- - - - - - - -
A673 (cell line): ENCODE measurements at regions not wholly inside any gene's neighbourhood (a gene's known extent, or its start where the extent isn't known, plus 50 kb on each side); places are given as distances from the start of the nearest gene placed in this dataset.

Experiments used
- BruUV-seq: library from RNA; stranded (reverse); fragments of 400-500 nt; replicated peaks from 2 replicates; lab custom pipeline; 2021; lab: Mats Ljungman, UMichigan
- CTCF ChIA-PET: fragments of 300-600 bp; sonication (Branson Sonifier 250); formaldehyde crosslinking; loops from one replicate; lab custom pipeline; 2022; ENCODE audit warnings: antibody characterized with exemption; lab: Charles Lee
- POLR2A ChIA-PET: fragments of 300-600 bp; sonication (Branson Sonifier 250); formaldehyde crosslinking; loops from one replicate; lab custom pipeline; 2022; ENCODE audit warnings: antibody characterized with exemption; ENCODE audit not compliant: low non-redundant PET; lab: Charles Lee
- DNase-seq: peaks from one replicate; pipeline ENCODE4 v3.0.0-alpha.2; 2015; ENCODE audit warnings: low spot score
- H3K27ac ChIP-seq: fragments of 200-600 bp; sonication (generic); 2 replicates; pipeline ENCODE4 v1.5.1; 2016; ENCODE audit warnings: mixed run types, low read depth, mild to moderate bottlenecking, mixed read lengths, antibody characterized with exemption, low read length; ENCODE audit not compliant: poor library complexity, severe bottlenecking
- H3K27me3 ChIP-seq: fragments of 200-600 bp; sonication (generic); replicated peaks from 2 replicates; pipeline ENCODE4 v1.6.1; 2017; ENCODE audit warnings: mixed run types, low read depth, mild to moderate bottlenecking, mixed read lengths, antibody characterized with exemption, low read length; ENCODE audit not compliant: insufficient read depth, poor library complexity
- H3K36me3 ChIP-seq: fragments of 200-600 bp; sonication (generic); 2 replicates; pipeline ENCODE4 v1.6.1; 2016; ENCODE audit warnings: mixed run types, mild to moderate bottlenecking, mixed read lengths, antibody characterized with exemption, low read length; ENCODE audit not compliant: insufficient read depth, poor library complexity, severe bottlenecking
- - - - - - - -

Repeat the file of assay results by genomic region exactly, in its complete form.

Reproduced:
A673 (cell line): ENCODE measurements at regions not wholly inside any gene's neighbourhood (a gene's known extent, or its start where the extent isn't known, plus 50 kb on each side); places are given as distances from the start of the nearest gene placed in this dataset.

Experiments used
- BruUV-seq: library from RNA; stranded (reverse); fragments of 400-500 nt; replicated peaks from 2 replicates; lab custom pipeline; 2021; lab: Mats Ljungman, UMichigan
- CTCF ChIA-PET: fragments of 300-600 bp; sonication (Branson Sonifier 250); formaldehyde crosslinking; loops from one replicate; lab custom pipeline; 2022; ENCODE audit warnings: antibody characterized with exemption; lab: Charles Lee
- POLR2A ChIA-PET: fragments of 300-600 bp; sonication (Branson Sonifier 250); formaldehyde crosslinking; loops from one replicate; lab custom pipeline; 2022; ENCODE audit warnings: antibody characterized with exemption; ENCODE audit not compliant: low non-redundant PET; lab: Charles Lee
- DNase-seq: peaks from one replicate; pipeline ENCODE4 v3.0.0-alpha.2; 2015; ENCODE audit warnings: low spot score
- H3K27ac ChIP-seq: fragments of 200-600 bp; sonication (generic); 2 replicates; pipeline ENCODE4 v1.5.1; 2016; ENCODE audit warnings: mixed run types, low read depth, mild to moderate bottlenecking, mixed read lengths, antibody characterized with exemption, low read length; ENCODE audit not compliant: poor library complexity, severe bottlenecking
- H3K27me3 ChIP-seq: fragments of 200-600 bp; sonication (generic); replicated peaks from 2 replicates; pipeline ENCODE4 v1.6.1; 2017; ENCODE audit warnings: mixed run types, low read depth, mild to moderate bottlenecking, mixed read lengths, antibody characterized with exemption, low read length; ENCODE audit not compliant: insufficient read depth, poor library complexity
- H3K36me3 ChIP-seq: fragments of 200-600 bp; sonication (generic); 2 replicates; pipeline ENCODE4 v1.6.1; 2016; ENCODE audit warnings: mixed run types, mild to moderate bottlenecking, mixed read lengths, antibody characterized with exemption, low read length; ENCODE audit not compliant: insufficient read depth, poor library complexity, severe bottlenecking